A day early in December was my first time visiting my new units at my paying job, including the medical-surgical ICU. It is a cramped, airless place, with very few places to chart unless you are a bedside nurse or the charge nurse. I now understand even more why nurses are always thinking about their next vacation, and why many of them like to spend their time off in nature: somewhere quiet, fresh, seemingly untouched by man. I remember a hospital priest saying he liked to spend his weekends contemplating the works of God rather than the works of man.
Before work a couple of days later, I told myself to stop scratching a chronically itchy spot in the middle of my upper back lest it trigger a horrible autoimmune response that might rage out of control. Later that very day, I heard about someone who started out with psoriasis and was dead of cancer six months later.
My co-palliative care chaplain, Merlin, was busy with a family situation, so I attended rounds in the three ICUs, which happen consecutively. For some reason, standing while talking to a patient rarely makes me feel tired, whereas standing in a rounds meeting makes me feel exhausted after about two minutes. I think it’s because most of the details are not directly pertinent to my endeavor, and also, I can’t quite hear half of what is said, since the speaker is trying to be somewhat discreet. Her words probably reach the three people closest to her with reasonable clarity, less so everyone else, so I spend most of the meeting straining to hear and wishing I could sit down. Afterward, I feel totally enervated. Too bad these meetings happen first thing in the morning.
Merlin and I met after rounds and divided up the ICU patients who seemed to need a visit, per what I picked up at rounds (e.g., “combative,” “thinking of leaving against medical advice”), and then it was lunchtime. I had packed my lunch, as always, but, as never, forgot to bring it, so Merlin and I had lunch in the cafeteria. We went through the food line separately but, when we were seated, found we had ordered almost exactly the same thing.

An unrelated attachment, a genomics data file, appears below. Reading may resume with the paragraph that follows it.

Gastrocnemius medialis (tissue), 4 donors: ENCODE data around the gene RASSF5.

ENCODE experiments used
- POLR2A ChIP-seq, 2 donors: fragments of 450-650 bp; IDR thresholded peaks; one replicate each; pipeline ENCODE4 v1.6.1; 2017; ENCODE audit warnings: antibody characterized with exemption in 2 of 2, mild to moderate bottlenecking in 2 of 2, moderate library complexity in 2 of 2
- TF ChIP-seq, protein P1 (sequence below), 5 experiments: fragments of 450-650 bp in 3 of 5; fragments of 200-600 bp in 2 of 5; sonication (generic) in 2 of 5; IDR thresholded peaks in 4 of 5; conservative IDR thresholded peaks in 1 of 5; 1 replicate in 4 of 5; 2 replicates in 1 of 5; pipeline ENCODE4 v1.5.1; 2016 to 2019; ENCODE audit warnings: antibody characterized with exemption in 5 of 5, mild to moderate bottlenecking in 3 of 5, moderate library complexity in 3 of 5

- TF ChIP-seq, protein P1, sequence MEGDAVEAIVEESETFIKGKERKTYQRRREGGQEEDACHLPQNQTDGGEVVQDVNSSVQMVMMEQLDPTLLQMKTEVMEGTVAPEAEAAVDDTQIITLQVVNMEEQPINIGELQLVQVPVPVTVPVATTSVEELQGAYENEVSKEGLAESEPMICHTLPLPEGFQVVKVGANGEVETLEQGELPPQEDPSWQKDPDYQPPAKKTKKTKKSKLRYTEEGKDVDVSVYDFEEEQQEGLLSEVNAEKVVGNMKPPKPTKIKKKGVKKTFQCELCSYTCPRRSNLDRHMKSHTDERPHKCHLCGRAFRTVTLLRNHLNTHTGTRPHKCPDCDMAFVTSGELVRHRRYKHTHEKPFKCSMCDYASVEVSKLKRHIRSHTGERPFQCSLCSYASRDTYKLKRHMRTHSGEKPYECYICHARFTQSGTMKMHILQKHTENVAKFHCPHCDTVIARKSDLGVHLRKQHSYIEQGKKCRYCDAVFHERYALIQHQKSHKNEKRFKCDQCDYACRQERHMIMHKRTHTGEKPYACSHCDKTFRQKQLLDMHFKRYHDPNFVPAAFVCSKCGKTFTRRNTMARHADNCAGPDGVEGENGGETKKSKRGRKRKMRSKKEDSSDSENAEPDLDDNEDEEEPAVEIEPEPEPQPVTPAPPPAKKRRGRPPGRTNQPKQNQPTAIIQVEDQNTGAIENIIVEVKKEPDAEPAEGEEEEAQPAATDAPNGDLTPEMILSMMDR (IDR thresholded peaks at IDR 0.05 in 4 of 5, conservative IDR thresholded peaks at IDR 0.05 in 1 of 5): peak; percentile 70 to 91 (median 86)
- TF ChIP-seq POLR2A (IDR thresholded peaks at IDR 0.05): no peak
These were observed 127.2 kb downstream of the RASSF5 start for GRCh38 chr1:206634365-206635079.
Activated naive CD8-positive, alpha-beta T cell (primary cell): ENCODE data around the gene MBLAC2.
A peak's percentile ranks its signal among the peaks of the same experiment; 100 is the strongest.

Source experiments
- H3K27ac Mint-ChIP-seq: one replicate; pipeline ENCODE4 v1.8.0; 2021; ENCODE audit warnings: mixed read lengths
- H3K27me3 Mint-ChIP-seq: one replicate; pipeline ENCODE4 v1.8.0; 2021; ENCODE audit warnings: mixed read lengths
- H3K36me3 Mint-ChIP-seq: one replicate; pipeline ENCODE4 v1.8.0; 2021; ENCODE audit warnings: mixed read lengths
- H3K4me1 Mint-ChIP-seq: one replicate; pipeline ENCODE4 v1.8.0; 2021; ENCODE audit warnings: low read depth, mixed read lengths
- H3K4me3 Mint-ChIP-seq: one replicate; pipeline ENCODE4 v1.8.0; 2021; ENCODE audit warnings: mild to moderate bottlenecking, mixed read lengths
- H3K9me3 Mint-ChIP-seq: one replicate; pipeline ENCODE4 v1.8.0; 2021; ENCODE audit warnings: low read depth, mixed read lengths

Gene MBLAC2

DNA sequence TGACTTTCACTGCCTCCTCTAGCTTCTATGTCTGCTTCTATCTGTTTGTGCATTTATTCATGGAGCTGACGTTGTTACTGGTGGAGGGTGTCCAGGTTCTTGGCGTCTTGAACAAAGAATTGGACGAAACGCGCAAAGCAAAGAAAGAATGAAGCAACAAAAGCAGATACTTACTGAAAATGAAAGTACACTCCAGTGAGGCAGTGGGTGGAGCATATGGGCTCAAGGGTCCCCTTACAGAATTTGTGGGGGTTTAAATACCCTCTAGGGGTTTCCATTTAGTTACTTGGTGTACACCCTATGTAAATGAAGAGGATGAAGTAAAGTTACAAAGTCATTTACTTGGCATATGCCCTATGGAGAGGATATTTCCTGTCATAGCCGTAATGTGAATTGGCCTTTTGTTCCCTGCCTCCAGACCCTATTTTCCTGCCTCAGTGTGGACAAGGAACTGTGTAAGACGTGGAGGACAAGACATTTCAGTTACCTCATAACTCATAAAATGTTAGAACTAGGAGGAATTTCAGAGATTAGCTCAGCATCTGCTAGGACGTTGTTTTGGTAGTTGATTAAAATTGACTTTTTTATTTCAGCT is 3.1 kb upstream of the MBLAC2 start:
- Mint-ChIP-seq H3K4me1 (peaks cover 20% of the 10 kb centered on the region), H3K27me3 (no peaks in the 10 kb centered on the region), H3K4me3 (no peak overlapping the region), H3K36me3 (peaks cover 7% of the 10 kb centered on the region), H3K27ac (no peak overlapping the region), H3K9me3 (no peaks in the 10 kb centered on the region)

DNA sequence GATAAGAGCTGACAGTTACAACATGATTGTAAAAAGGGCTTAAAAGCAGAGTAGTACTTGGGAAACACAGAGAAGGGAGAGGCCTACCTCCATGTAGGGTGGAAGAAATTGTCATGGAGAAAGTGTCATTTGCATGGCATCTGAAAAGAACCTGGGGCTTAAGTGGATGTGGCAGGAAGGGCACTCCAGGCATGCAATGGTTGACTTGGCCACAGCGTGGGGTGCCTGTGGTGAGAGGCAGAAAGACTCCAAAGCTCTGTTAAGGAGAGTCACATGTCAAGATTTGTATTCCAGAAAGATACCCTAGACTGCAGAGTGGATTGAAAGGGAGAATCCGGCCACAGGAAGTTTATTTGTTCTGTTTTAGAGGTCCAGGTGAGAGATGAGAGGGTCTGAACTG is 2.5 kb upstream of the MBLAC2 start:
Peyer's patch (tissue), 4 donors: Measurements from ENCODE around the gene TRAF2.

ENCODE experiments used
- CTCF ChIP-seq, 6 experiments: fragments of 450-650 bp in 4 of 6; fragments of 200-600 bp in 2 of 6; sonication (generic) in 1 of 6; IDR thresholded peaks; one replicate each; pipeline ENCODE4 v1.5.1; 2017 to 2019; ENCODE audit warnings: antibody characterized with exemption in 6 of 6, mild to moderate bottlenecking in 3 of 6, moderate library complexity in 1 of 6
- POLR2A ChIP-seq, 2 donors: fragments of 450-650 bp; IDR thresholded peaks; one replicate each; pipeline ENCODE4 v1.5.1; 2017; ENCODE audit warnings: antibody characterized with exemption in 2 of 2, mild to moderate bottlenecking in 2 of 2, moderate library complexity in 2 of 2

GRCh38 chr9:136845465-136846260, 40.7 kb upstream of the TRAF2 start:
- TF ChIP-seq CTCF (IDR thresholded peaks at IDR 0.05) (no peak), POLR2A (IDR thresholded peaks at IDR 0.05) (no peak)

At the end of the day, I had a one-on-one meeting with my boss, maybe our third of the year, and our last. She asked if I would like to be the electronic health record guru once she’s gone, training new people in charting. I leapt at that opportunity: sounds fun. She also asked if I would consider applying for one of the two full-time chaplain positions open at the time, but I said I really cannot while I’m in school and volunteering at County Hospital. Volunteering is required by school, but just 100 hours total, and I have already exceeded that. However, working with the palliative care interdisciplinary team at County Hospital is a huge honor and superb educational opportunity. Also, I just like it there.
I took a cab home—time is of the essence now that I work four days a week—and was asked by the cab driver what I do. I said I’m a hospital chaplain and he said, “Huh! I was thinking you were a nun.” I asked why he thought that and expected him to say my modest attire or no-nonsense hairdo, but he said, “The mood.” Very flattering.
I’m glad I still was emitting a nun-like vibe even while brooding about the conversation with my boss, which I started to do right after I left her office. It is possible that the new boss will get rid of us per diems in favor of full-time people, and I can all too readily picture myself six months from now unemployed and asking myself why on earth I turned down a full-time job in my new field. If I had decided to take the job, I could have explained the situation to County Hospital and of course they would have understood. Working full-time while going to school would be challenging, but it would only be for another year.
I knocked on Tom’s door when I got home and asked what he thought. At first, he seemed to think I should apologize to County Hospital and take the job, but then he agreed that working full-time while going to school would just be too much, and that other opportunities will come along.